Friday, June 12, 2009

55. Principles for a Co2, church of Two (or Three)

The following is an adapted version of John Whites thoughts on simple church and Co2.

Foundational principles for Co2

1. Only fact you need to know for simple church - Jesus is present when we meet in His name. (Mt. 18:20) This is central to everything.

2. Only skill you need to master for simple church - how to listen to Him (and do what He directs). It’s His church and He is the leader (Mt. 16:18). Key principle in Jesus’ life (and ours): find out what the Father is doing and do that. (Jn. 5:19)

3. Simple church = a vibrant family of Jesus. Vibrant means full of life, healthy, transformational. Not just a meeting but 24/7 family like relationships.

Some practices that help us function this way…

1. SASHET. Principle: intimacy is the result of mutual self disclosure. “Laugh with your happy friends when they’re happy; share tears when they’re down.” (Romans 12:15, The Message)

This practice helps us grow towards being what Eldredge calls a “fellowship of the heart”. “We check in regularly with one another… out of a desire to watch over one another’s hearts (p. 200). …God is calling together little communities of the heart, to fight for one another and for the hearts of those who have not yet been set free. That camaraderie, that intimacy, that incredible impact by a few stouthearted souls – that is available. It is the Christian life as Jesus gave it to us. It is completely normal. (p. 202)” Waking the Dead

Share one or more words that most describe the present condition of their heart. (Each person shares at the level of vulnerability they are comfortable with.) Use the acronym SASHET as a starting place: Sad - Angry - Scared - Happy - Excited - Tender. (or other) (No advice giving here.) For instance, “I’m checking in today as sad, excited and tender and here’s why…” After sharing, each person expresses their commitment to the community by saying, “I’m in.” The benefit of checking in like this week after week is cumulative as trust and safety grow.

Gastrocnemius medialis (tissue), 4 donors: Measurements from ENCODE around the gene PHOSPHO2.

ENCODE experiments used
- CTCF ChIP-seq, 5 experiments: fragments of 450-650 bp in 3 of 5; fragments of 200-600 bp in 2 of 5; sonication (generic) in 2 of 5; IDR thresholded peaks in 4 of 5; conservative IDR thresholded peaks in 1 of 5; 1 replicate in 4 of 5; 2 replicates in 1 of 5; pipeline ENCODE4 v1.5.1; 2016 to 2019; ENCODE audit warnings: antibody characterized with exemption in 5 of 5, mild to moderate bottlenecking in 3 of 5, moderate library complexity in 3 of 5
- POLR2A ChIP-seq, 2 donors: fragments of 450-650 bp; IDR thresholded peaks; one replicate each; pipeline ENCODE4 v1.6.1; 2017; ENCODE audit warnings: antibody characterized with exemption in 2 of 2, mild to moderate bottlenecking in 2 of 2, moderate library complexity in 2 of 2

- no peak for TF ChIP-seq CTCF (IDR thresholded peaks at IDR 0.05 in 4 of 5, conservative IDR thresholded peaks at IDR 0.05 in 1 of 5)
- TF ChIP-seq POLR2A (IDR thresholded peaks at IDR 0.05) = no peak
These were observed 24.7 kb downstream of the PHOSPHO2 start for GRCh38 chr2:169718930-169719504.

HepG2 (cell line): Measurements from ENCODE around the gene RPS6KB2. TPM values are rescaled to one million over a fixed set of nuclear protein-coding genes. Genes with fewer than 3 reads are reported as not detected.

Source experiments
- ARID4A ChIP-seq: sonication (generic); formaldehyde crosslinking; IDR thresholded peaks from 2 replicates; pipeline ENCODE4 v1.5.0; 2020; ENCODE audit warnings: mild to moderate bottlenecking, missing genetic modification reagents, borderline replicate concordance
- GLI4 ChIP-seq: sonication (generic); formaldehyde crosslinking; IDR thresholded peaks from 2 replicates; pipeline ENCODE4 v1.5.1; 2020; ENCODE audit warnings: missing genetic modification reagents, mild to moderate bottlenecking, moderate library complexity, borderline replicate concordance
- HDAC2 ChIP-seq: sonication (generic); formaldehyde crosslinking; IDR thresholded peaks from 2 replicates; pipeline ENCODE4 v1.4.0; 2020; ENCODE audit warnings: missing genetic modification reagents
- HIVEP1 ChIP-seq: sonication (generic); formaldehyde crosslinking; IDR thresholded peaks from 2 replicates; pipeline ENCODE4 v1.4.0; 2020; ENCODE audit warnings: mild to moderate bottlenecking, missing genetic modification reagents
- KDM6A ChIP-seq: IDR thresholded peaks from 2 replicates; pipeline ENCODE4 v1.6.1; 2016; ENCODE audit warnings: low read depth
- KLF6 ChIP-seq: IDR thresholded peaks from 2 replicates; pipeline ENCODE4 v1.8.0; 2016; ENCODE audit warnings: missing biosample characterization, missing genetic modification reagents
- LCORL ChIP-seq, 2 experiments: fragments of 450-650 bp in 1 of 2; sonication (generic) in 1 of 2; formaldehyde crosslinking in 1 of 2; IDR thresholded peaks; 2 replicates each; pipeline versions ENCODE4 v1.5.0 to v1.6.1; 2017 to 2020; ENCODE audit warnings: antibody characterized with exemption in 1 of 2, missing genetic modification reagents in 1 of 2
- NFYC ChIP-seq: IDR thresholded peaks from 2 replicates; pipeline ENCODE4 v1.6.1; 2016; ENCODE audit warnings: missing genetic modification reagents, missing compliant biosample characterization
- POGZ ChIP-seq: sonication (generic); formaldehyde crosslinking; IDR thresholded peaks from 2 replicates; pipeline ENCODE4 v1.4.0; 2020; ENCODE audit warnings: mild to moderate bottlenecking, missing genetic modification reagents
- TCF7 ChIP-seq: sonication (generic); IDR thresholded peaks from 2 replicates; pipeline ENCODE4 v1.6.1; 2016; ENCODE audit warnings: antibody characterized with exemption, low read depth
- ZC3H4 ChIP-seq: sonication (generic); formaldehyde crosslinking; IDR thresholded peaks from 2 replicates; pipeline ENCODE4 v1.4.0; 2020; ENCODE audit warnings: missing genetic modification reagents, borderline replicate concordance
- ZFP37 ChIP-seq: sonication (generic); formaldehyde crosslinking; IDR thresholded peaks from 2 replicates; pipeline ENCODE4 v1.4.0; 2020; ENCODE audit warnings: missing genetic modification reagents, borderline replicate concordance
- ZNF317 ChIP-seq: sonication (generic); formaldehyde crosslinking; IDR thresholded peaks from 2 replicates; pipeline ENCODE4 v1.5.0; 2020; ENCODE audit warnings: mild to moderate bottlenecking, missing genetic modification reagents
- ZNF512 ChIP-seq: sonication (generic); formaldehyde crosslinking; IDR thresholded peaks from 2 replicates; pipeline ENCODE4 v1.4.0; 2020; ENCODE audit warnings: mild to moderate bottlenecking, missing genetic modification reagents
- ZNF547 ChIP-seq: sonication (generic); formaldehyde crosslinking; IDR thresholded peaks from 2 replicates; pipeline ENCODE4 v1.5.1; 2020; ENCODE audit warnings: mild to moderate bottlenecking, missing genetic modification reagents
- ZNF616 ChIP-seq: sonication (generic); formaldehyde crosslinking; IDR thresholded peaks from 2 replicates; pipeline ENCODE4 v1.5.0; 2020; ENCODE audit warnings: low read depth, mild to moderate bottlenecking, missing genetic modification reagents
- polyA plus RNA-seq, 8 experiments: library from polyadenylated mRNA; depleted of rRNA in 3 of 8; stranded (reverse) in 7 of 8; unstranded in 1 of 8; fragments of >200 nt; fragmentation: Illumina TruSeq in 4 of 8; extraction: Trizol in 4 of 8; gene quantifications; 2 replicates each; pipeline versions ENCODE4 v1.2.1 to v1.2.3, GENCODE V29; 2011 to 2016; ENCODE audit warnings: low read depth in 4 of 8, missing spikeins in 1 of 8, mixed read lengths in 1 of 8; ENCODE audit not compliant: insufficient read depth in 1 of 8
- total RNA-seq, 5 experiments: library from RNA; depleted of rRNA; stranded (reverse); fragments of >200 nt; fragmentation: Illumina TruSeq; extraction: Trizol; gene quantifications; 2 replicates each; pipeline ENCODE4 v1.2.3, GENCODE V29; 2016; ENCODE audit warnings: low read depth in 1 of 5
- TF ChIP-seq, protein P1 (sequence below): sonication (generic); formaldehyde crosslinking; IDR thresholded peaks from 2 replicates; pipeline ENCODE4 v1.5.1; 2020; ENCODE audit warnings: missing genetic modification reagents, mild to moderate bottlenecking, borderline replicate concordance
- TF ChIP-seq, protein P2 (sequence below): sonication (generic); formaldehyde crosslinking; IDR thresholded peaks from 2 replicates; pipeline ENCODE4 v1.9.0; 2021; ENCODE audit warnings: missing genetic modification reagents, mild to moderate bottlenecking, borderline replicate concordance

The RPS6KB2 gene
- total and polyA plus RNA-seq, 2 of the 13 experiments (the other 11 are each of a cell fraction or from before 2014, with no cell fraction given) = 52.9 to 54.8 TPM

2. Listening to Jesus. After checking in (SASHET), take 10-15 minutes for everyone to listen to Jesus. What does He want to say about what was just shared? What does He want to share with individuals? With the whole group? What direction does He have for ministering to each other or to the world? Listen for His heart. Come back together and share what you heard with the group. Be tentative: "I think this is what He is saying..." Freedom to fail. Weigh what is said. Goal is to "strengthen, encourage and comfort". (1 Cor. 14:1-3) Keep practicing. Your ability to hear gets better with practice.

We have found Mark Virkler’s Four Keys to Hearing God’s Voice helpful here…

1. Quiet yourself

2. Fix your eyes on Jesus

3. Listen for spontaneous thoughts

4. Write what you hear

A short written explanation of the Four Keys is found here:

We also found value in watching as a group (DVD) Virkler’s 10 lessons on the subject

A note on spiritual practices. As Dallas Willard writes: “We meet and dwell with Jesus and his Father in the disciplines (or practices) for the spiritual life.” (xi) The Spirit of the Disciplines Practices are valuable for both individual lives and for group life. The three practices above are not absolutes. They are merely tools to help us towards the kind of Kingdom life that we desire to live. See 1 Tim. 4:7-8.

Alan Hirsch comments on spiritual practices in The Forgotten Ways: “We would not develop a philosophy of ministry per se (for their churches), but rather a covenant and some core practices. Behind this thinking was the belief that when we talk about core values, the appeal is to the head. I have yet to see a set of core values in any church’s philosophy that I cannot agree with. They are, in some cases, little more than “motherhood statements” in confessional communities. What we wanted was to covenant ourselves to a set of practices that embodied the core value and demonstrated it. Each group (and therefore the majority of the individual members of the group) had to be engaged in a healthy diet of spiritual disciplines – the only way to grow in Christlikeness that we were aware of.” P. 46-47

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